BERLIN – US Secretary of State John Kerry’s forceful push for European countries to join a coalition to strike Syria militarily, to deter its use of chemical weapons, is stumbling.
France remains the US’s only pro-strike ally among the 28 EU member countries. And even the tough French rhetoric is melting.
President François Hollande overruled his Foreign Minister Laurent Fabius’s position that Paris would agree to military action before the release of the UN report on whether toxic agents were used in the suburbs of Damascus on August 21.
Hollande, who sought an accelerated track for military actions, now wants to wait on the report of the UN team, which is expected to be released in a few weeks.
Leading Israeli and international experts weighed in on the EU’s erratic and non-interventionist policies.
“The European fragmented and inconsistent response to the ongoing civil strife in Syria amounts to a moral bankruptcy. That a US secretary of state has to point out to Europeans that this is a ‘Munich Moment’ is a disgrace to what the European Union ought to stand for,” Tommy Steiner, a senior research fellow at the Institute for Policy and Strategy at the Interdisciplinary Center Herzliya, wrote to The Jerusalem Post in an email on Sunday.
On the Middle East front, Europe and the US have turned inward.
Isolationist forces in the US and Europe have coalesced around a lack of appetite for intervention in the Syrian civil war.
“The entire Western take on Syria is not the finest moment in the history of the Transatlantic Community writ large. The public opinions of Europe and America are simply averse to the use of force. Their leaders have resorted to a new form of ‘leadership by public opinion polls,’” Steiner said.
Crisis in Syria - full JPost.com coverage
“The end result is that the free and liberal world is abdicating its global moral high ground. This dismal episode might well constitute a watershed in global politics with sobering and unsettling questions for Israel and for the other Western allies in the Middle East and around the world,” he continued.
The soggy EU support for a bare minimum statement calling for a “strong international response” was underscored at the G20 meeting in Russia on Saturday. Germany initially refused to approve the statement, but a day later added its signature to the document.
France, Britain, Italy and Spain signed the statement. However, Spain is not a member of the G20 group of major economies.
Gerald Steinberg, a professor of political studies at Bar-Ilan University in Ramat Gan and head of the Jerusalem-based NGO Monitor, told the Post, “EU officials point to soft power based on moral principles and mobilization of public opinion, but their inaction on Syria highlights the moral and political failure of soft power. As the British Parliament vote [against authorizing a strike in principle] revealed, the rhetoric of support for human rights is not backed by a readiness to take risks and pay a price to implement these principles.”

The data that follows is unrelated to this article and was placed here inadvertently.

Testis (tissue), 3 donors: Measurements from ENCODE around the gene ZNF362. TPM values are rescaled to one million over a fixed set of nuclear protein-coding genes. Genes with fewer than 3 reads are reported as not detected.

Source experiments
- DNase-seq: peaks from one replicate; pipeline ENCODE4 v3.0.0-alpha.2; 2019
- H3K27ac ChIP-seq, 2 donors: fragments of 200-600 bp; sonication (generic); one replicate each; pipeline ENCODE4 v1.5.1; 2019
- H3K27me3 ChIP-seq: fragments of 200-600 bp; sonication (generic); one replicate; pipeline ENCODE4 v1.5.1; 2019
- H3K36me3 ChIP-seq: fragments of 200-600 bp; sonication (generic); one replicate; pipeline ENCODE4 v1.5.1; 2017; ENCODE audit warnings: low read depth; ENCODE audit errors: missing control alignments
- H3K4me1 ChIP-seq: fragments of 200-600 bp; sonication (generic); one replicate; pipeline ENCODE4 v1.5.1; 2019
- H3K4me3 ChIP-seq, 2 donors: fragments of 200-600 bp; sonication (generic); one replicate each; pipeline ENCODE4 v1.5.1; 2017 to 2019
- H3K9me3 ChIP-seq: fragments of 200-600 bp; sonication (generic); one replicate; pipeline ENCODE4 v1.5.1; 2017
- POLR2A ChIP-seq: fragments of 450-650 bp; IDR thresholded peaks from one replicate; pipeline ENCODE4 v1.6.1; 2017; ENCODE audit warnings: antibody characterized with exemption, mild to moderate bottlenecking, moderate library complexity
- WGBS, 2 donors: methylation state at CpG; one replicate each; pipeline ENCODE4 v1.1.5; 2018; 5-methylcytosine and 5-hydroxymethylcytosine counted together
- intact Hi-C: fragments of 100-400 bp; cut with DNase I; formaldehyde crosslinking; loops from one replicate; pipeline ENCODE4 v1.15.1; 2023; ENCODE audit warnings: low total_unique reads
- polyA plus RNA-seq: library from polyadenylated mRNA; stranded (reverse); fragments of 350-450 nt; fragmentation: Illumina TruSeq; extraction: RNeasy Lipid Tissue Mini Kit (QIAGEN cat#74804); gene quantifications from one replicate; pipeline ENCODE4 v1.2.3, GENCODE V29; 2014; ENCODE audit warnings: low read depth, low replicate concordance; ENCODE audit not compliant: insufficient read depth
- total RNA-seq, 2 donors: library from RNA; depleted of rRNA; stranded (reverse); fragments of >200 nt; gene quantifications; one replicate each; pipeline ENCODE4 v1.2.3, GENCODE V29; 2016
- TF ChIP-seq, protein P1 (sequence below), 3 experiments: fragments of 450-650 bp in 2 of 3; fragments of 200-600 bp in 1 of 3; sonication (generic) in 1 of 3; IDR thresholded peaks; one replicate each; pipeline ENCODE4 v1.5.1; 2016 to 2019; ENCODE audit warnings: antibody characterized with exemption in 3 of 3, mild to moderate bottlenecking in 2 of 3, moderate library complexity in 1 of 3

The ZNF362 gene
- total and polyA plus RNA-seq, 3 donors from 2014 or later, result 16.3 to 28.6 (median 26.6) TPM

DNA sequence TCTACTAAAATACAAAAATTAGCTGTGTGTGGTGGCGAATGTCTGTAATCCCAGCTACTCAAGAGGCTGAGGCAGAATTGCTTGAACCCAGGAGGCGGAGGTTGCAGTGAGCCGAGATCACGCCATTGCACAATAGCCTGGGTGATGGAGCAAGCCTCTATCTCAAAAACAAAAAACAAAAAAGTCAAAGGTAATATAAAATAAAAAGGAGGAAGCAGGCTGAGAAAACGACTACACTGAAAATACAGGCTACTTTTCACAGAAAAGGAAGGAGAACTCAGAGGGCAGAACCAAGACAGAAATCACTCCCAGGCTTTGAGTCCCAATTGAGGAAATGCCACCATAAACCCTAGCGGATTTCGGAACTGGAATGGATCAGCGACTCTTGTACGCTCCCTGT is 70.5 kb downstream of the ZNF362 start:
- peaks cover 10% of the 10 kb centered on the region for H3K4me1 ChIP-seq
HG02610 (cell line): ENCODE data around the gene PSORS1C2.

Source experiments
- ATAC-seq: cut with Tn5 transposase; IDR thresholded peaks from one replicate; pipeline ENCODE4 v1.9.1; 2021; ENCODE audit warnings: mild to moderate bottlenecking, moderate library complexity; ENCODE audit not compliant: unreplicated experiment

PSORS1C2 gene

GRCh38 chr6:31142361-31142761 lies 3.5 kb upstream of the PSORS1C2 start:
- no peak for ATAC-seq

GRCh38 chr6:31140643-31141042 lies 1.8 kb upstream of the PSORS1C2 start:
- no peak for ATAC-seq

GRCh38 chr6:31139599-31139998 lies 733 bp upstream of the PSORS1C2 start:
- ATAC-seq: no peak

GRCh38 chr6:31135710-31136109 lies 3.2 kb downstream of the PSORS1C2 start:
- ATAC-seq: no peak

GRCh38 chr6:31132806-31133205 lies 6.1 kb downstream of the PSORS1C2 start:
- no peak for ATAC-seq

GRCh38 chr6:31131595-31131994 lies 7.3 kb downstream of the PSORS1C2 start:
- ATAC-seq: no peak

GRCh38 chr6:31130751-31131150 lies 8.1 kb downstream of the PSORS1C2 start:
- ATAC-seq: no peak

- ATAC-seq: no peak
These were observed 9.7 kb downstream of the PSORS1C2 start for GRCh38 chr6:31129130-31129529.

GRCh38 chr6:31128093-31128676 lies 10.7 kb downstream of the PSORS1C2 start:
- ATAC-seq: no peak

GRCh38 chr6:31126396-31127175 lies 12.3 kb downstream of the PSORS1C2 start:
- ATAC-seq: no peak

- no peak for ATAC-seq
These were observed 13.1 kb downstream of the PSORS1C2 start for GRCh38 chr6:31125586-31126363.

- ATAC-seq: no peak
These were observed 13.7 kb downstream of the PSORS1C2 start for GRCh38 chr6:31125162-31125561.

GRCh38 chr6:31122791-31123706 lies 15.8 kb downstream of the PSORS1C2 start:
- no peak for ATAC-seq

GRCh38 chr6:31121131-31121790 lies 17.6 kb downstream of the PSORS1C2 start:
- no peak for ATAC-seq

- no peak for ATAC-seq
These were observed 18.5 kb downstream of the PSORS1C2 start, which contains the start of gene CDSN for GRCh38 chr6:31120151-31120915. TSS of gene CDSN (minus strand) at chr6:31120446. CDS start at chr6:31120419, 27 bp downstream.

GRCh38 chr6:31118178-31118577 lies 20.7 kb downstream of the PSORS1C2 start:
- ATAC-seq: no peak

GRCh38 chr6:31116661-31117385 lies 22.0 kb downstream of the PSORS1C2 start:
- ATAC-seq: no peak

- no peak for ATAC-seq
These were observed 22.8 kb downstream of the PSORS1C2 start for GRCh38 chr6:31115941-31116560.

Steinberg, who has written extensively about EU-Israel relations, added “For over a decade, officials from the European Instrument for Democracy and Human Rights (EIDHR) distributed tens of millions of euros to political NGOs that target Israel, while ignoring Syria and other Arab totalitarian regimes. As a result, the European public and their representatives are not prepared to take action in order to enforce moral principles.”
Josh Block, head of The Israel Project and a veteran Middle East commentator, told the Post, “Given the Assad-Iran-Hezbollah axis that threatens not only Europe’s Arab allies but international peace and security, as well as the global consensus banning the use of chemical weapons – not to mention the continent’s historical experience with gassing of innocent men, women and children – it would seem clearly to be in the EU’s security and moral interest to take a firm stand, and rally in support of President Obama’s policy.”
Tom Gross, a British-born political commentator with expertise on the Middle East, told the Post, “President Obama’s approach toward Syria has been so muddled, so weak, over the past three years, and particularly in recent weeks, that many have failed to notice that the EU’s approach has been even worse.”
He continued, “Over the Syria issue, as with other issues, the European Union is not showing itself to be much of a union. And yet if the Syria conflict isn’t brought to a resolution soon, its spillover effects, particularly in terms of refugees and as a potential training ground for terrorists, could have far worse repercussions for Europeans than for Americans. Yet the EU, with the exception of France, seems to want to absolve itself from playing a much-needed role in international affairs. The Americans can’t be expected to do everything alone.”
The momentum for military action could pick up speed. After all, Saudi Arabia and Qatar came out on Sunday in favor of strikes.
The US might very well not find itself alone.
Benjamin Weinthal reports on Europe for the Jerusalem Post and is a fellow at the Foundation for Defense of Democracies.
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